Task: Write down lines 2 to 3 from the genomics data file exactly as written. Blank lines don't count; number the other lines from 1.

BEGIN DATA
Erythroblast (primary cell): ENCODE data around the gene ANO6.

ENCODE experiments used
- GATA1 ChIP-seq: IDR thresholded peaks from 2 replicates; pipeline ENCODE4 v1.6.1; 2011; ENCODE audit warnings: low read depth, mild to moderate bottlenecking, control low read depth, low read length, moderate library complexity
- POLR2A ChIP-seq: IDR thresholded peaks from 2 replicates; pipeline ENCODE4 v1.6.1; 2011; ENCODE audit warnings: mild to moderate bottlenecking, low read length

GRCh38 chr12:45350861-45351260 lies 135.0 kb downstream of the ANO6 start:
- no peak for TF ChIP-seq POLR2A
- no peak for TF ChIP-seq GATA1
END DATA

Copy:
ENCODE experiments used
- GATA1 ChIP-seq: IDR thresholded peaks from 2 replicates; pipeline ENCODE4 v1.6.1; 2011; ENCODE audit warnings: low read depth, mild to moderate bottlenecking, control low read depth, low read length, moderate library complexity